Like many of you, I find myself torn between trying to make small changes, but constantly decelerated by the realization that even mindful consumption as an American bears an environmental burden that the planet cannot sustain. With regards to the environment, it feels like there isn’t much a person can do to really make an impact. In my opinion, I think this describes how many of us feel when considering this. We find ourselves wavering between concern and apathy, or perhaps  even resentment when we see that our small efforts are canceled or dwarfed by the actions of an individual or an organization. Many ask the question “What can I do as an individual?” and “Does anything I do matter?”. Given the prevalence of these conversations and thoughts, it is worth addressing and modifying these thoughts with more accurate mental models of the situation.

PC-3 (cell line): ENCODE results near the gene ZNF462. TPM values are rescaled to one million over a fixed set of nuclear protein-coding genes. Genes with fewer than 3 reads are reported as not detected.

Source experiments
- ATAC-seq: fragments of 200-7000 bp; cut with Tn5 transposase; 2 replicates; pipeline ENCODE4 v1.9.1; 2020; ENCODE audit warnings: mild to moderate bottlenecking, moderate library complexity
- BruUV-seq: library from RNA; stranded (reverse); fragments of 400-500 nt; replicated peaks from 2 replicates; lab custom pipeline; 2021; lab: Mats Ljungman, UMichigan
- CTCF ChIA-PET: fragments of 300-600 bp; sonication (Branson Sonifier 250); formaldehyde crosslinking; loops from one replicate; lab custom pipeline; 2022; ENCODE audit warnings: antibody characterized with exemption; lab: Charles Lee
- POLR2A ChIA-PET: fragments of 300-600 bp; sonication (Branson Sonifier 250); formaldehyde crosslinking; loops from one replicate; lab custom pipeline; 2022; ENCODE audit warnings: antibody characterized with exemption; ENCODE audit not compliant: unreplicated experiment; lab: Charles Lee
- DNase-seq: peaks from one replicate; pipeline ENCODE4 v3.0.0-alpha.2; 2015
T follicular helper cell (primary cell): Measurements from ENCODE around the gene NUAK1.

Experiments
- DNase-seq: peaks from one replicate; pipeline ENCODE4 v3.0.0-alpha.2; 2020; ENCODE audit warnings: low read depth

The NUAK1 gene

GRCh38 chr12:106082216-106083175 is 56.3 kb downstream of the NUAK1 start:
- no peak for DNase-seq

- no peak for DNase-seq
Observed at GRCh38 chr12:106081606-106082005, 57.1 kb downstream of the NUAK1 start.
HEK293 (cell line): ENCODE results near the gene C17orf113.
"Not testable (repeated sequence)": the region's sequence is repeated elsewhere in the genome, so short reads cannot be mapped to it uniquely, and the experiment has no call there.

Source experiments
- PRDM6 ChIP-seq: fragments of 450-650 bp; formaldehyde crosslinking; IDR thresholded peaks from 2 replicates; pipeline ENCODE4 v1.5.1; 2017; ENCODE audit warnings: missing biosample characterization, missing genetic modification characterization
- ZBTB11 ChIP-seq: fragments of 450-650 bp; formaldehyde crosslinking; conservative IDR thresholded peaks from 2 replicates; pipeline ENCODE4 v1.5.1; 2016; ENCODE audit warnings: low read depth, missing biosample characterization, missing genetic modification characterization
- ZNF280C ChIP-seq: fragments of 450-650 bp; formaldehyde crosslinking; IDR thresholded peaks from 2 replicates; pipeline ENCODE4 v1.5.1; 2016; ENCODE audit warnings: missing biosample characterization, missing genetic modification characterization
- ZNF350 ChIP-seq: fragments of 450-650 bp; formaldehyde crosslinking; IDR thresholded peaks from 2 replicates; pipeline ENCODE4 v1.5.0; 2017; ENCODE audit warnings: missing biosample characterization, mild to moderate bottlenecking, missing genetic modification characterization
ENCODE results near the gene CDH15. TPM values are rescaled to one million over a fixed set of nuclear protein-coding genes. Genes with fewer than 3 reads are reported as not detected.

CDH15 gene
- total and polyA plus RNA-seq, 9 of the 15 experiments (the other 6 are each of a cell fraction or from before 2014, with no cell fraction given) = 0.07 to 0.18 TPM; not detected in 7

Reality checks have a way of resurfacing. The planet demonstrates many warning signs through changes in collected data. Evidence reaffirms there’s not much to debate in the facts. As is the case with many, they aren’t lacking the information. For some, the diagnosis may be just a thicker skull with regards to changing information. Apathy often arises when day-to-day survival alone becomes challenging, the plagues of physical and mental health recalibrate our priorities and actions. It’s difficult to survive our day to day, let alone worry about things on a global scale. Despite all these things, It’s hard to overstate the gravity of these issues without sounding like an alarmist. The data from scientific research is abundantly clear: We are in a climate emergency, and there is no denying it. We must act now. 

The Problem.